AZED CROSSWORD 1853
1. T. J. Moorey: Fan of The Good Old Days on once, can put across Desert Song (quit aria in an3 tin; ref. TV variety show).
2. T. Anderson: I behave archaically – boring ‘old cove’? Yes, and ‘retro’ (I quit in antar + I3 an2, & lit.).
3. J. R. Tozer: I struggle with progress translating letters from an Inuit and Qatari (anag.).
R. D. Anderson: He’s told it’s crazy to become quaint traditionalist (comp. anag. & lit.).
M. Barker: I ain’t tranquil with changes, left appearing as a traditionalist (anag. with a for l).
M. Barley: Being old-fashioned, aren’t I left with a bewildered air by what’s new? (an’t I quit + a + anag. + n, & lit.).
T. C. Borland: Persist, perhaps, in dancing with quaint tiara (anag.; Persist = expert on Persia).
Rev Canon C. M. Broun: Conservative, one remarkable for love of Labour, independent and free, with heretical views (ant I quit + Arian).
E. Cross: My beliefs are old-fashioned, quaint, eccentric, heretical … That’s about it! (it in anag. + Arian).
N. C. Dexter: Against changing ain’t I – square at heart (anti + anag. incl. (s)quar(e), & lit.).
J. Fairclough: Ain’t I quaint, a right peculiar fuddy-duddy (anag. incl. r).
J. Glassonbury: Dressed in quaint tiara with a fan of the old-fashioned style (anag.).
G. I. L. Grafton: Declan D’s parting words to colleague: Operatic solo number? Status Quo suited me better! (‘Ant, I quit’ + aria + n; ref. Ant and Dec, TV personalities).
D. V. Harry: Conservative opposition member adopts face of indignation in question time in the House (anti + i in Qu. t + Arian2).
M. Hodgkin: Old-fashioned, am not one free of ancient doctrine (an’t I quit + Arian, & lit.).
J. R. H. Jones: I love the old bat in quaint tiara (anag.).
J. C. Leyland: Least suggestion of insulting Qur’an with a little teddy ain’t on, I held (I in anag. incl. i and t, & lit.; ref. Gillian Gibbons affair).
M. A. Macdonald-Cooper: Unusually quaint old hostelry retaining touch of Tudor air – I like it! (anag. + T aria in in).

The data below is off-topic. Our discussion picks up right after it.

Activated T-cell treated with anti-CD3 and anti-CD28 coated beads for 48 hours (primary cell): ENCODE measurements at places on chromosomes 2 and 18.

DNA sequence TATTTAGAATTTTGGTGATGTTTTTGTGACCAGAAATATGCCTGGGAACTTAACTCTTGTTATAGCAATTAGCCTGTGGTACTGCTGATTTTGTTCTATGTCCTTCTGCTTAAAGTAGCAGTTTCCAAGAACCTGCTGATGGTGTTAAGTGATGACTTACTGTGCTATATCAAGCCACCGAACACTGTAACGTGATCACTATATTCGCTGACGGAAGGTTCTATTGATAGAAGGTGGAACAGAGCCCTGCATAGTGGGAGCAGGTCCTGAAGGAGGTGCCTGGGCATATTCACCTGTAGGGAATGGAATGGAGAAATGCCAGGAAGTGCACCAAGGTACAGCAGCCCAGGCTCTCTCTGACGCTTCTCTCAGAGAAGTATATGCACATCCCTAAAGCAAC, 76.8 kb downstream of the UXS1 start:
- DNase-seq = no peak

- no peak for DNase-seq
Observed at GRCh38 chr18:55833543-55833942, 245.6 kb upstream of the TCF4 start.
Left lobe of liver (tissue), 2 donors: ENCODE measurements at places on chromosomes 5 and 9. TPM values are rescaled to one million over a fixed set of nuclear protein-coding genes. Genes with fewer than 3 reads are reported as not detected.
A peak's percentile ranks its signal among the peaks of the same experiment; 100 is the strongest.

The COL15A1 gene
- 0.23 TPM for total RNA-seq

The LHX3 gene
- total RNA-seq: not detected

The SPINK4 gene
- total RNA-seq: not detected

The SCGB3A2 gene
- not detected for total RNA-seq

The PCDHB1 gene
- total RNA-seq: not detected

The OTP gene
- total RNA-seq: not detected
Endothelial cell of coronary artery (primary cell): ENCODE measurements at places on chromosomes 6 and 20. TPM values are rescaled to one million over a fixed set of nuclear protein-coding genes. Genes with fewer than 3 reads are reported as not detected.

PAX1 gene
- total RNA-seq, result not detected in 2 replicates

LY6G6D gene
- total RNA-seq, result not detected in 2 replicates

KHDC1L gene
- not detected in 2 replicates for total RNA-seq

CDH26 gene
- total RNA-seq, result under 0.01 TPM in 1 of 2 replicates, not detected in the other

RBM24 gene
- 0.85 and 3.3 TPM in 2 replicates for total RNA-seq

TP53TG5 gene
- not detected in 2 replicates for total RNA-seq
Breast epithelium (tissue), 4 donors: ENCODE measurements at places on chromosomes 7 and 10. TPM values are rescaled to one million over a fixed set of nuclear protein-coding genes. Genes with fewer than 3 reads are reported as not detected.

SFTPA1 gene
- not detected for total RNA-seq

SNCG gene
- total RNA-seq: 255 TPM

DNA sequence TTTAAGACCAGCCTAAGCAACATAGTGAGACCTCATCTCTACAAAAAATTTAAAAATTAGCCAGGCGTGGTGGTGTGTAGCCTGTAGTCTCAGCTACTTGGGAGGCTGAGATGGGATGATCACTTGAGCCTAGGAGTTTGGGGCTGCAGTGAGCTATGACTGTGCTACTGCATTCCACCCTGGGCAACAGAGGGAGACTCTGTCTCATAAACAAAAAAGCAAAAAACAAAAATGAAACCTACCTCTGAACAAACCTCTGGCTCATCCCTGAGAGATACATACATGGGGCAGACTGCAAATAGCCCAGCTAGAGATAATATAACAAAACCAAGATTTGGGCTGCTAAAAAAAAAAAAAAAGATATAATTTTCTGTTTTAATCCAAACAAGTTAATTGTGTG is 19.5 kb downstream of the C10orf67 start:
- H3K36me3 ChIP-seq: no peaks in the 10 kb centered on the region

D. W. Mackie: For whom others innovate as an irritant? Oh, quite (comp. anag. & lit.).
C. J. Morse: With first signs of any new tenet I’m off, following older doctrine (a n t + I quit + Arian, & lit.).
T. G. Powell: One with quaint inertia to change (if not with eccentricity) (a + anag. less e, & lit.).
D. Sargent: Past lover re-kindles it in a quatrain (anag.).
Dr A. J. Varney: Not one relating to New Age environs, encompassing computers, etc? (n’t I and IT in Aquarian, & lit.).
A. J. Wardrop: One who opposes almost completely a new attitude going round (anti quit(e) a + n air (rev.), & lit.).
D. Appleton, D. Arthur, D. & N. Aspland, C. Boyd, C. J. Brougham, E. J. Burge, C. J. & M. P. Butler, Mrs M. J. Cansfield, B. Cheesman, C. A. Clarke, P. Coles, N. Connaughton, C. Daffern, R. Dean, V. Dixon, T. J. Donnelly, W. Drever, C. M. Edmunds, A. G. Fleming, R. Gilbert, M. Goodliffe, J. F. Grimshaw, R. J. Heald, G. Hearfield, P. Heffernan, R. Hesketh, L. M. Inman, R. Jacks, Mrs D. B. Jenkinson, Mrs S. D. Johnson, G. Johnstone, L. Keet, T. Locke, E. Looby, D. F. Manley, J. R. C. Michie, C. G. Millin, R. S. Morse, F. R. Palmer, D. Parfitt, R. Perry, D. R. Robinson, D. H. Tompsett, A. Wallace, R. Warren, G. H. Willett, D. C. Williamson, J. S. Witte, Dr E. Young.
218 entries, no mistakes. I’m very sorry about the duff clue to ROTE. I tried to limit the damage by correcting the online version and mentioning the error in The Observer the following week, but that won’t have helped most of you. I also gave you a wrong definition for YONT, so it wasn’t one of my best weeks. Your favourite clue, of 25 mentioned, was ‘Fun and games? You’ll get piles e.g. swimming in lake’ (for ESPIEGLERIE, a word several of you recalled as a favourite of P. G. Wodehouse’s). ‘A side-step by Jonny W, maybe? Very precise’ for PERJINK gave problems, partly through not recognizing Jonny Wilkinson, golden boy of the English world champion rugby team but partly also, I suspect, because of failure to spot ‘per = a’, though I’ve used this handy equivalence often enough in the past. The lack of a dummy entry in Chambers for BANIA (see banyan) also proved troublesome.
The clue word (new to me) was generally popular and inspired a generally excellent set of clues. Several spoiled their chances by defining it as an adjective, which Chambers fails to acknowledge, and I was underwhelmed by treating it as ‘it’ inside ‘antiquarian’, a word of which it is clearly a close cognate. In contrast, oldies prancing around in quaint tiaras made me smile. One nearly-good clue submitted was ‘One can disregard what’s new displaying quaint air’ (an ti(n) + anag., & lit.); I couldn’t accept the use of the transitive ‘displaying’ as an anagram indicator here.
There were a couple of errors in last month’s slip, for which I apologize. Mr D. C. Williamson’s VHC for AUXESIS (which I can no longer quote – can he?) was mysteriously dropped from the slip though his name appeared in the paper. And Mr Parfitt’s VHC should have begun ‘I sex up boring …’.
John Tozer has sent me some interesting statistics drawn from his andlit.org.uk website. Up to this competition I have awarded 1,390 prizes, 9,930 VHCs and 26,099 HCs. It isn’t possible to be precise about the number of individual competitors that have appeared in the lists as the names don’t always match, but it’s approximately 2,900, including (as another competitor tells me) surnames with every initial letter except X.
A happy and peaceful Christmas and new year to you all.